101 East follows one man’s mission to restore hope to survivors of Nepal’s worst natural disaster in recent history.
Jigme Sherpa’s phone will not stop ringing. Since a 7.8 magnitude earthquake devastated Nepal, the young teacher has been leading a relief campaign to provide help.
His plea on social media for urgent aid has him answering calls around the clock, making arduous journeys up remote mountain roads to deliver supplies to his students’ villages in the worst-hit district of Sindhupalchok.
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For many survivors, such civilian efforts are the only help they have. Political instability is hampering government and international aid.
101 East follows one man’s mission to restore hope to survivors of Nepal’s worst earthquake in more than 80 years.
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Survivor story: The man who lost everything
By Bibek Bhandari
On a humid afternoon in May, 28-year-old Uddhav Paudel sits, like a defeated warrior, on a pile of rubble that he once called home. His weary eyes search through the remains, reminiscing about his life before the earthquake.
Paudel is one of millions affected by the 7.8 magnitude earthquake that shattered Nepal on April 25, killing more than 8,000 people, including his wife and two young sons. His maternal grandmother along with his brother-in-law and grandmother-in-law were also killed.
“I have lost everything,” said Paudel. “In a matter of seconds my entire world turned around.”
The drive to his small village in the district of Sindhupalchowk is striking – a stark paradox between nature’s beauty versus the power of its devastation.
The view of the snow-capped Himalayas, rolling hills and gushing rivers is eclipsed by flattened villages and collapsed homes. This remote region in north-eastern Nepal has suffered the highest death toll in the quake and 63,885 of the 66,688 houses were completely damaged, according to Nepal’s Ministry of Home Affairs.
Paudel’s village, perched on a terrace farmland lush with maize, is no different – only two of 35 homes withstood the earthquake. They were constructed using cement and bricks as opposed to stone and mud. Paudel digs for memories as he removes the stones, one by one, where his three-storey house once stood.
He finds a withered school backpack crushed beneath a pile of rocks, and a notebook scribbled with lines that read, “My country[‘s] name is Nepal.”
“This was my son’s,” he said, flipping through the torn pages. On the day of the earthquake, Paudel was in a bedroom on the second-floor, chatting with his sons, six-year-old Umesh and eight-year-old Utsav. Paudel was home for the weekend, from his job at a local bank in a village an hour’s drive away. At 11:56am, the earth suddenly began shaking.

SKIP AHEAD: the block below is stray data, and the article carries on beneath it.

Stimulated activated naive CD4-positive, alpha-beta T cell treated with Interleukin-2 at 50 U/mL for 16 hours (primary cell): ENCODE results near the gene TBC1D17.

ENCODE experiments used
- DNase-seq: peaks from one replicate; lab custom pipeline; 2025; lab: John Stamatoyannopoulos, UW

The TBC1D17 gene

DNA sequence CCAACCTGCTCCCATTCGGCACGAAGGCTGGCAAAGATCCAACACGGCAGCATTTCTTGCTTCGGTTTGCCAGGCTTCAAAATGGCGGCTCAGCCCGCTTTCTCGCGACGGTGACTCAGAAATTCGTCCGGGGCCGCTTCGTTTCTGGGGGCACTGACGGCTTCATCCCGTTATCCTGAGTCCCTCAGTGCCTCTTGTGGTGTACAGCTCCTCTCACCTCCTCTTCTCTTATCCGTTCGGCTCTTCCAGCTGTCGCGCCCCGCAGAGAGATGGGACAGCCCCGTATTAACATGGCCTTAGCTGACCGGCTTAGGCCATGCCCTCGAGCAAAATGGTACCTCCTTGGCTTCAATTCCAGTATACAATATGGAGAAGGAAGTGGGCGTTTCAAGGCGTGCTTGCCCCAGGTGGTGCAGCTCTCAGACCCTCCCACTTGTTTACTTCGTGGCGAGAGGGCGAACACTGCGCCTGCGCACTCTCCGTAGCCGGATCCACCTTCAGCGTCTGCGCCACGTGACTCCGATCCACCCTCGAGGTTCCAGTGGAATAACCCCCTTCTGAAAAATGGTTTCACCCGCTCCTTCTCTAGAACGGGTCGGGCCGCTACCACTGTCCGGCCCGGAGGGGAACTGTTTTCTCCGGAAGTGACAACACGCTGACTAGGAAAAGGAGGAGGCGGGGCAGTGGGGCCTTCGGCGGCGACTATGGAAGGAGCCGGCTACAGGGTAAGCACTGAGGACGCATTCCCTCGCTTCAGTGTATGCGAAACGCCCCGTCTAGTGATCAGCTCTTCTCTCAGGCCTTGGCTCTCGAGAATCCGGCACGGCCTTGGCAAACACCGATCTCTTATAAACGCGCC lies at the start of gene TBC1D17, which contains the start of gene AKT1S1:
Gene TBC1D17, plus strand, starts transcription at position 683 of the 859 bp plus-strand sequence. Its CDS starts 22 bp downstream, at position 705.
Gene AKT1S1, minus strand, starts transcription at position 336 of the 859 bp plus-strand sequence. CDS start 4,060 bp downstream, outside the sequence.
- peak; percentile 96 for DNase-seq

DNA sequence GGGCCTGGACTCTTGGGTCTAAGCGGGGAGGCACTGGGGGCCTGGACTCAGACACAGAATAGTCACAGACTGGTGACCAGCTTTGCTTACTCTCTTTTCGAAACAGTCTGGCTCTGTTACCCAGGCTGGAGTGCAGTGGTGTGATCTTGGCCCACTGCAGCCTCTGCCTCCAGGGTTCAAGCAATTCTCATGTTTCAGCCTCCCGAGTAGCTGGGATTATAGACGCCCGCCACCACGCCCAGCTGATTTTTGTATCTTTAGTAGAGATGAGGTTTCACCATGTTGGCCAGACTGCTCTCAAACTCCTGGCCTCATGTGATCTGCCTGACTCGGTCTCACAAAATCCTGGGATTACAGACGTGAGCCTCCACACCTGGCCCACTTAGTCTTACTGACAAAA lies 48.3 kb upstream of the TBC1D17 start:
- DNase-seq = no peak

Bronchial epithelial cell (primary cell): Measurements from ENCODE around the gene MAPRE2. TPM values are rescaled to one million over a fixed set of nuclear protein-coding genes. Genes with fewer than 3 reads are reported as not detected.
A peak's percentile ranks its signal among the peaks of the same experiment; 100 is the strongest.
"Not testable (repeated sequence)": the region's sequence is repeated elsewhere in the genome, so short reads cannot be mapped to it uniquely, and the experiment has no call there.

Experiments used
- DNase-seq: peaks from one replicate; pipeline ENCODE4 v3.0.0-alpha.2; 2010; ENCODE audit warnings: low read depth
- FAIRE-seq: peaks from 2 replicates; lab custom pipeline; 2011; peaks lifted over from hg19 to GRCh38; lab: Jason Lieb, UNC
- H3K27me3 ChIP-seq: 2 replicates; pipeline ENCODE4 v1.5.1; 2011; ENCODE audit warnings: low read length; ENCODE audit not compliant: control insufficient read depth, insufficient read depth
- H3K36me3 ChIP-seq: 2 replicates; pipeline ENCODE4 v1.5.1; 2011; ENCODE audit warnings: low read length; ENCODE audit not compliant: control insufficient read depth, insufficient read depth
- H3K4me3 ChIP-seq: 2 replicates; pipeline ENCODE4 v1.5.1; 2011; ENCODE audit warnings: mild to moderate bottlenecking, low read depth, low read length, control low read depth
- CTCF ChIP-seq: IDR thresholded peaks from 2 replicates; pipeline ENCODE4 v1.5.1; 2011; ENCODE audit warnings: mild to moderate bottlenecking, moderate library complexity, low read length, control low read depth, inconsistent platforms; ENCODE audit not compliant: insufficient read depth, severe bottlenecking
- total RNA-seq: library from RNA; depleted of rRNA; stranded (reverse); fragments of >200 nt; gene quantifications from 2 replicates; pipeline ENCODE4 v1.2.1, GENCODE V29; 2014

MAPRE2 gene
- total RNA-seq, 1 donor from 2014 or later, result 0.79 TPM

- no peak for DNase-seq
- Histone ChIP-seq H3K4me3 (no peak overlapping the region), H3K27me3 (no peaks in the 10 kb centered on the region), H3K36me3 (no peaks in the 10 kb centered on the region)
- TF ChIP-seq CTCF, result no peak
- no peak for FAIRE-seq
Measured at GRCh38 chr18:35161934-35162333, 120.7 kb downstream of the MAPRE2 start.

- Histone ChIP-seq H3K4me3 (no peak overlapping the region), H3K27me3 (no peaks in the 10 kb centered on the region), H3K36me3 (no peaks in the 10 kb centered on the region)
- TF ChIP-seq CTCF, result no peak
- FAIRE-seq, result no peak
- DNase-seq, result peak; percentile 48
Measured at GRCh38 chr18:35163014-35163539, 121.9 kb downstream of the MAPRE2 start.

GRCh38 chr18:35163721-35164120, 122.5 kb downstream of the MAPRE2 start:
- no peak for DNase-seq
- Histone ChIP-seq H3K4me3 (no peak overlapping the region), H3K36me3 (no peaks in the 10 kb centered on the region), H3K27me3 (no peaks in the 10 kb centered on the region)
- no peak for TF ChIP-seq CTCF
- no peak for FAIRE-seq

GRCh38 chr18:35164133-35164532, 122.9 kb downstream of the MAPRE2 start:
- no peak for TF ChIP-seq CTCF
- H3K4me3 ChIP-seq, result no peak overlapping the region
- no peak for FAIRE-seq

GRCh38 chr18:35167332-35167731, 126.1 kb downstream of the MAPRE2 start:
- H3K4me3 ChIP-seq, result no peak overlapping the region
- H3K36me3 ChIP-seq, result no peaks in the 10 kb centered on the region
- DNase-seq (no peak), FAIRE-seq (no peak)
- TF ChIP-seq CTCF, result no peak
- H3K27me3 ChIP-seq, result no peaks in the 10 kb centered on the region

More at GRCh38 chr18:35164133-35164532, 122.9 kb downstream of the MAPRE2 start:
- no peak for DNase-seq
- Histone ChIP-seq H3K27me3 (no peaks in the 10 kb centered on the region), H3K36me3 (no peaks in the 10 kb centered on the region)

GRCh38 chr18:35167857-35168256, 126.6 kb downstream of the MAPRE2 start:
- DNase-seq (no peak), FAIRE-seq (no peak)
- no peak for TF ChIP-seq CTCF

But he says he had felt such tremors before and felt there was no reason to worry. So he cuddled his younger son and started praying while his wife Meena and elder son stood by. When the stones started falling from the ceiling, Paudel rushed to the doorway with his wife and children.
The next thing he remembers is slipping down the stairway as his house collapsed on him. Half-buried, soaked in blood, Paudel was severely injured. One of the neighbours pulled him out of the rubble. But he could not see the rest of his family. It took three days to find their bodies. His younger son buried outside the porch. His wife and other son found lying in each other’s arms, crushed underneath a cupboard.
“I wish we had not prayed and ran instantly,” he said. “Maybe all of them would have been with me here.” One month later, Paudel is struggling to cope. “I feel sad and lonely,” he said softly, staring down on the ground during a visit to Nepal’s capital Kathmandu to see his in-laws.
“It’s a different world altogether. Sometimes when I am by myself I just feel why am I alive? But then I remind myself that I now have to take care of my mother who survived.”
In the aftermath of the earthquake, experts are warning of an inevitable crisis – depression. The World Health Organization has reported a rise in mental health problems following the disaster. But issues like survivor’s guilt and mental trauma are almost invisible in the government’s rebuilding plans.
In remote areas people are less worried about mental health. For those like Paudel, left in the villages, the more immediate concern is survival. Monsoon rains are coming and they urgently need to rebuild their shattered lives.
The Nepal government has announced it will distribute $150 per household as a part of immediate shelter relief. It has also promised compensation for long-term rehabilitation and reconstruction. But many fear bureaucracy and red tape will delay these benefits. Meanwhile, Paudel is not waiting for outside help. He has managed to find $100 to buy two bundles of metal sheets for a makeshift shelter. He says it might be his home for a long time.
“That was almost all the money we had,” said Paudel who already has a debt of $3,000. The family borrowed the money for his brother’s wedding, which was held three days before the earthquake. Paudel does not know when he will return to work or earn enough money to repay the loan. The future, he said, looks bleak.
“I don’t even know if we can afford to rebuild the house again,” he added. But it is the house his father built 28 years ago where Paudel’s memories dwell – especially the happy moments he spent with his wife and children. “I still think my children will be waiting at home whenever I return from somewhere,” Paudel said. “But everything has changed. There’s nothing left.”
Bibek Bhandari is a Kathmandu-based freelance journalist. He has written for Al Jazeera English, South China Morning Post, CNN, Huffington Post, The National in the UAE and The Week in Nepal among others. Follow him on Twitter @bibekbhandari